A Love Letter to 2016, part 6: sound and silence in Kabaneri of the Iron Fortress

As some of you may have noticed, this year saw me take a couple of strides into an area of anime production that few viewers consciously pay attention to: sound design. Not only did I research and write a shortish editorial focused around ERASED and Knights of Sidonia, I went out of my way to translate interviews with the sound director and sound editor for Yuri!!! on ICE. A few of you may remember that I first became curious about anime sound design when I was looking into the interviews for ERASED. What fewer people are probably aware of is that Kabaneri of the Iron Fortress was actually the series that made me look up and write that editorial.


Kabaneri is a bit of an odd inclusion in this list given the theme I have chosen. It’s the title I’ve gone back-and-forth about including over the past two weeks. But no matter what I think of the show as a whole, it’s opening salvo remains one of the few first episodes that has ever left me shivering. There was this palpable sense of dread that I can’t even remember sensing for many modern Western thrillers…though some of the older ones like Rosemary’s Baby and Hitchcock’s Psycho had it in spades. Oh, and I can sense people rolling their eyes at me comparing Kabaneri to those classics!

But when I rewatched the episode to find out how it had hooked me so effectively, I’d have to put it down to the sound design. And it wasn’t Sawano Hiroyuki’s music—although I like some of his earlier soundtracks, his score for Kabaneri is not one I remember—but rather the effective use of sound effects and silence:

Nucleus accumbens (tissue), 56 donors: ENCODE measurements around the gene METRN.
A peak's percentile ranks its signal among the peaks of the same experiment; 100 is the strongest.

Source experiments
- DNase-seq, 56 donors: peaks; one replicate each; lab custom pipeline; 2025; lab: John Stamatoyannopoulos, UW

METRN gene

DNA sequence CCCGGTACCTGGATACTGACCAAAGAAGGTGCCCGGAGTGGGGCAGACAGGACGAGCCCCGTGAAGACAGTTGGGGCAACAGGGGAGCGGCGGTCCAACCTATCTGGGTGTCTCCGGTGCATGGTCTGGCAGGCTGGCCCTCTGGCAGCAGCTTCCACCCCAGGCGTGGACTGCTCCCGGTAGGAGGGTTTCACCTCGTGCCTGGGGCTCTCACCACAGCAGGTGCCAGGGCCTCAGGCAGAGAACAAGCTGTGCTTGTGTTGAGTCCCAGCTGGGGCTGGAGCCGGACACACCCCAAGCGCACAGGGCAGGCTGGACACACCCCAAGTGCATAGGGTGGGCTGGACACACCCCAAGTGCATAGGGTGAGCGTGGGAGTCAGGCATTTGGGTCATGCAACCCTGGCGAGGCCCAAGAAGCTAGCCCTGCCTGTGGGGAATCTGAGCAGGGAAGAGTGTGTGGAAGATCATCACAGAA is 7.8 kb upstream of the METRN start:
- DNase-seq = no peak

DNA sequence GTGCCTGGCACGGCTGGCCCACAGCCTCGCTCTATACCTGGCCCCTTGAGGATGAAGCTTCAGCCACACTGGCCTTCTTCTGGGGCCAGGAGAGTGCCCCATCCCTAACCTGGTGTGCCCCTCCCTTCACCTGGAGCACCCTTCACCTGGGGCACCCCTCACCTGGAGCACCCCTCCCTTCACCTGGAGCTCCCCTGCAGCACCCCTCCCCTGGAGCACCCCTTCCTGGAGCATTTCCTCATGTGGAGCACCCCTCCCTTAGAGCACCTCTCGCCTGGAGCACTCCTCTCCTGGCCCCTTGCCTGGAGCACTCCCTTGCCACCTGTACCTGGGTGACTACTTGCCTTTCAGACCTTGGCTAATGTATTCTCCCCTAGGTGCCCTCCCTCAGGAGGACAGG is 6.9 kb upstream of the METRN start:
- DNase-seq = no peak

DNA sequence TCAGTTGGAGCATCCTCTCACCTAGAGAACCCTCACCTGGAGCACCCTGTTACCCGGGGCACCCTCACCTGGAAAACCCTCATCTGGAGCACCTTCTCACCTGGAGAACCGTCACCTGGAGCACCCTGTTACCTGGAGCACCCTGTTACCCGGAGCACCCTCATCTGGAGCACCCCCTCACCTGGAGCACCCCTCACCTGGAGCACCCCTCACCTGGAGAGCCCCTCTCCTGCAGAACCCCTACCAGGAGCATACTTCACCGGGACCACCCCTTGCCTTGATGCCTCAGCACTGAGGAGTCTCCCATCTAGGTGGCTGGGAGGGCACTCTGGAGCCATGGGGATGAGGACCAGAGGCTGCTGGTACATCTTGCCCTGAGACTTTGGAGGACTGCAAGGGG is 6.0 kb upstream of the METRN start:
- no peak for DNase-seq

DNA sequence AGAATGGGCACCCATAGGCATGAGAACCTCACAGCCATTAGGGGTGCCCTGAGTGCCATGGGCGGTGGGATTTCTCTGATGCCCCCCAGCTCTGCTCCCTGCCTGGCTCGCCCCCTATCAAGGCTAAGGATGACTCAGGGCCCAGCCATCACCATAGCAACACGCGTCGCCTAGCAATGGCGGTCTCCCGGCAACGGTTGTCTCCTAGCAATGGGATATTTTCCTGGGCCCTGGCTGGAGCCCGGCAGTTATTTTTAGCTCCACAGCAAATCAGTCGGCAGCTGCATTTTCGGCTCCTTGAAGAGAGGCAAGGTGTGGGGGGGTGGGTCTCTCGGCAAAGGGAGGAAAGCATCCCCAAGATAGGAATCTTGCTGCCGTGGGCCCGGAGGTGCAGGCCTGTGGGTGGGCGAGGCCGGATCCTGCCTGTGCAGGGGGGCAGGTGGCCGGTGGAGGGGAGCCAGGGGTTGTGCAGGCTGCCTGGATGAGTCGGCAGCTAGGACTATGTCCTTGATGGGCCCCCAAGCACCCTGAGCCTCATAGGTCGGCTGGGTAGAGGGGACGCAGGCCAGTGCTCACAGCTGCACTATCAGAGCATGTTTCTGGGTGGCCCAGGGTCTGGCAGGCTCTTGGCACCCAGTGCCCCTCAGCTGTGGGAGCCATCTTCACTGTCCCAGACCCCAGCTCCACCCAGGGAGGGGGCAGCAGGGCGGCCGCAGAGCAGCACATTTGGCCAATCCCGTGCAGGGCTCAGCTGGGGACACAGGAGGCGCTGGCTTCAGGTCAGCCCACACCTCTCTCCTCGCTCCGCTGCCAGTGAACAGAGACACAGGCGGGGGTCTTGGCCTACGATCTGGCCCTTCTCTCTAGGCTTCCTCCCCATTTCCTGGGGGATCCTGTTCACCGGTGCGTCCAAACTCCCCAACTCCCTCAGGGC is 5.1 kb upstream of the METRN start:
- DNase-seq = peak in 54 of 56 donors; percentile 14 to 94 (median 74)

Since then, I’ve found that this kind of moment is quite effective for a range of purposes. orange is another show where I noticed it, in episode 2 when Kakeru and Naho hang out together for the first time. Is it emotionally manipulative? Well, yes…but if you don’t really notice it at the time, then that’s effective sound design, is it not?

So, unlikely though it is, my sixth love letter to anime in 2016 goes to the sound design in Kabaneri. Whether I watch the sequel or not is another question, though… (^^;

About karice
MAG fan, translator, and localization project manager. I also love musicals, travel and figure skating!

2 Responses to A Love Letter to 2016, part 6: sound and silence in Kabaneri of the Iron Fortress

  1. DerekL says:

    “Is it emotionally manipulative? Well, yes…”

    Isn’t that what the production staff is trying to do in the first place? Whether with sound, or voice, or music, or art?


    • karice says:

      Hm…thinking back to that post I wrote about sound design, I’d say that it’s not always about emotional manipulation. This particular instance where there’s a sudden silence in one track (usually the music track) is, though I won’t try to discuss what might reduce its effectiveness. However, sound and music are also used to draw attention to or away from things – in that sense, it’s about presenting information, and I wouldn’t really call that emotional manipulation.

      Sorry I got a bit long-winded. I guess what I’m trying to say is that manipulating viewers’ emotions is just one of several effects that staff would use sound and visuals for.

      (And my apologies for the late reply!)


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